Let justice be done

Last week I didn't find time to blog partly because I was on jury duty from Monday to Thursday. I went in enthusiastic about the US jury system, came out much more dubious.

This was a civil case, a 6-person jury to decide a claim for money damages against the city (New York) and Con Edison for defects alleged to have caused a man to fall and injure himself. My co-jurors and I got along well (they elected me foreman), and I think we deliberated as fairly as possible on the evidence we had, but I'm not at all sure that the result was the most just.

Ours is an adversarial system between trial lawyers, and the plaintiff's lawyer was clearly overmatched -- we jurors had lots of further questions that we couldn't answer, because only the lawyers get to question witnesses. There is also the well-known problem of the dynamics in the jury room; one very stubborn personality can change the outcome. This was not what happened in our case, mainly because we had too many stubborn and strong personalities -- whaddaya expect? This is New York -- so nobody was intimidated, but it was easy to see how that could happen. This brief experience has re-awakened my curiosity about comparative legal systems & trial procedures, from Islamic courts to the Napoleonic Code to English common law. This may be the theme for my next project, after I get through with my current work on cities and architecture in Latin America, which has still a ways to go.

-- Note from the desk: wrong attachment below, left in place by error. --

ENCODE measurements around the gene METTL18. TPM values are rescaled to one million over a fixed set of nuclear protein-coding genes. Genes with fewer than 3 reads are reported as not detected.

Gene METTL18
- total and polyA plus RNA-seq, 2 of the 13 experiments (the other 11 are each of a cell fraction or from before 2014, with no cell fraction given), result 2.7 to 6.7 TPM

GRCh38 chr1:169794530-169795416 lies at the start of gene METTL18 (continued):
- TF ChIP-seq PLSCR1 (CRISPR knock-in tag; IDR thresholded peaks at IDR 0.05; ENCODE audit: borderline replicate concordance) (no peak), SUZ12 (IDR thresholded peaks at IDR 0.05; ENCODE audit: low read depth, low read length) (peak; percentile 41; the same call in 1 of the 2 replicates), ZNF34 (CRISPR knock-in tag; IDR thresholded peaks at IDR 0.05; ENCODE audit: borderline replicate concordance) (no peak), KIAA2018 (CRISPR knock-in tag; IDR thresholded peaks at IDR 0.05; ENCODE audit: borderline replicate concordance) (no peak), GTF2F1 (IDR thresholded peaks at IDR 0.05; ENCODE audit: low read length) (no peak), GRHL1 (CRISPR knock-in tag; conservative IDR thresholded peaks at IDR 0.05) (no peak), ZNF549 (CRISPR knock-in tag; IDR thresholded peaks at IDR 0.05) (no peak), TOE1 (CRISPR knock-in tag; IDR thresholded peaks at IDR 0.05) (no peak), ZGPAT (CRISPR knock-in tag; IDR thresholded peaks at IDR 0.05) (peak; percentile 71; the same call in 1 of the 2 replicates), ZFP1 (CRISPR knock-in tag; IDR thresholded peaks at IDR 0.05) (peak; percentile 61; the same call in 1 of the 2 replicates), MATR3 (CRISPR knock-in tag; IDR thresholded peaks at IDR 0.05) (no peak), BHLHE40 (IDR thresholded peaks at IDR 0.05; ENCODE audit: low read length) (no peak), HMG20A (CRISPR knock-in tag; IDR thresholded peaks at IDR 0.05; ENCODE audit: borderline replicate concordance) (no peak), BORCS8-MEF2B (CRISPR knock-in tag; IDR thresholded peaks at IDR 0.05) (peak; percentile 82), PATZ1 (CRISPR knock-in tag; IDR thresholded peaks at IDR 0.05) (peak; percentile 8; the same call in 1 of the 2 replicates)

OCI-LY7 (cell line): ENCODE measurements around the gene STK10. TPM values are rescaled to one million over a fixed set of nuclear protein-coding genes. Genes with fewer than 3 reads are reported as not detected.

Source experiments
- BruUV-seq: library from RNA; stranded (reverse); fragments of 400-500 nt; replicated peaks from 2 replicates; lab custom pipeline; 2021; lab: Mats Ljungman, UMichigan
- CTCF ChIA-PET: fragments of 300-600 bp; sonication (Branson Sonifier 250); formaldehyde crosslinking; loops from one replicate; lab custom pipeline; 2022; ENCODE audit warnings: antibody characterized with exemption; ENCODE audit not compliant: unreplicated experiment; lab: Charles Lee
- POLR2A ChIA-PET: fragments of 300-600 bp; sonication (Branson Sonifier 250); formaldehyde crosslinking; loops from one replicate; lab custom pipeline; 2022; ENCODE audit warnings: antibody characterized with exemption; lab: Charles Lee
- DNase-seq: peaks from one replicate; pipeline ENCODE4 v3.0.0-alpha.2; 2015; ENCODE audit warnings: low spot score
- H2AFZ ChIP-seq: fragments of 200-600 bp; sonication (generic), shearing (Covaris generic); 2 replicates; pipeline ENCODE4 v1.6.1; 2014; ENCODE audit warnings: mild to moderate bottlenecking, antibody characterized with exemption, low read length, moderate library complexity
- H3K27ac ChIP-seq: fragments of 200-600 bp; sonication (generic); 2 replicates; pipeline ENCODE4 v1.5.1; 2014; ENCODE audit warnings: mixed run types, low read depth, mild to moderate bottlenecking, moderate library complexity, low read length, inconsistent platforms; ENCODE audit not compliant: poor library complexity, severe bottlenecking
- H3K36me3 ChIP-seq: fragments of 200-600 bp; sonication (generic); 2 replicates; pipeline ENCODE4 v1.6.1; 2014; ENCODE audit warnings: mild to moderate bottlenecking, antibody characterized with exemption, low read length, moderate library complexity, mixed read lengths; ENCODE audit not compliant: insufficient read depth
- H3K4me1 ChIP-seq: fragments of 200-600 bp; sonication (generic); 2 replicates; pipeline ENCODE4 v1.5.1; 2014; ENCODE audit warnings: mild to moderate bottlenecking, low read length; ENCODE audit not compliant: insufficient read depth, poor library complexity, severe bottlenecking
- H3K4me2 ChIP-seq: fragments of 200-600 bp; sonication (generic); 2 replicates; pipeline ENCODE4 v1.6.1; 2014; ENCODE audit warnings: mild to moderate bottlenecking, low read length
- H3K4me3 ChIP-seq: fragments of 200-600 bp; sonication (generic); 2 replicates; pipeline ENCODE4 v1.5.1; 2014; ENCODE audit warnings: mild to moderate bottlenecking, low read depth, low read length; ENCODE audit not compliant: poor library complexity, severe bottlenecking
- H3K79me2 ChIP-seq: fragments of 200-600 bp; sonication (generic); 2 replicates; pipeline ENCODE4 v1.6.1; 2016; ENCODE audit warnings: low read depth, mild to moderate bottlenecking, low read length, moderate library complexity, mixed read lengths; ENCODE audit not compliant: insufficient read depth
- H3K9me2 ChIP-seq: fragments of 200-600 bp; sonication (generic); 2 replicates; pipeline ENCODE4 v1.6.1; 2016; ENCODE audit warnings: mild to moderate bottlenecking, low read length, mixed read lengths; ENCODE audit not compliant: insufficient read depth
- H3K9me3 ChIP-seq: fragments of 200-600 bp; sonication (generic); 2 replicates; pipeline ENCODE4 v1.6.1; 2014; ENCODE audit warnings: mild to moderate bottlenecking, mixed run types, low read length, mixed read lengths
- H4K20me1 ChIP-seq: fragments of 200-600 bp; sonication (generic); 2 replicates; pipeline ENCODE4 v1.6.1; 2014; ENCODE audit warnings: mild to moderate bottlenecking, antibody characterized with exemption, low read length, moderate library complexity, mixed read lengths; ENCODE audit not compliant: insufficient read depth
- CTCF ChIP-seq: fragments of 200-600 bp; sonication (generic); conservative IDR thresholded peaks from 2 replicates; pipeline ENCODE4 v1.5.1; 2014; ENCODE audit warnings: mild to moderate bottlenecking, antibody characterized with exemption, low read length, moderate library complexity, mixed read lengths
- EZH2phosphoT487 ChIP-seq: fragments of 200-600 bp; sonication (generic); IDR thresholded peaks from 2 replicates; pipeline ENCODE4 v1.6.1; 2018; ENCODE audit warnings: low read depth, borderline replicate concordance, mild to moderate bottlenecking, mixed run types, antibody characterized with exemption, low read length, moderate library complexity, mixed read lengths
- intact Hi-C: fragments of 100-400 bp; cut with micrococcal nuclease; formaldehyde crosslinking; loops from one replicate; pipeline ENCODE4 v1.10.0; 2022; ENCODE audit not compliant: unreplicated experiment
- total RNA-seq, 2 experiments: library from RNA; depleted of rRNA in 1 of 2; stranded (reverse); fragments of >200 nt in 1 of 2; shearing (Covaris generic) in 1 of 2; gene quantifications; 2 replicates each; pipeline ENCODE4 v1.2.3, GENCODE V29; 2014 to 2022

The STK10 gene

Curious coincidence: Speaking of trial procedure, I've just been invited to submit a small claims case I have pending to the TV show "The People's Court." What a weird idea! I've never seen the show, but I plan to watch today before I reply.

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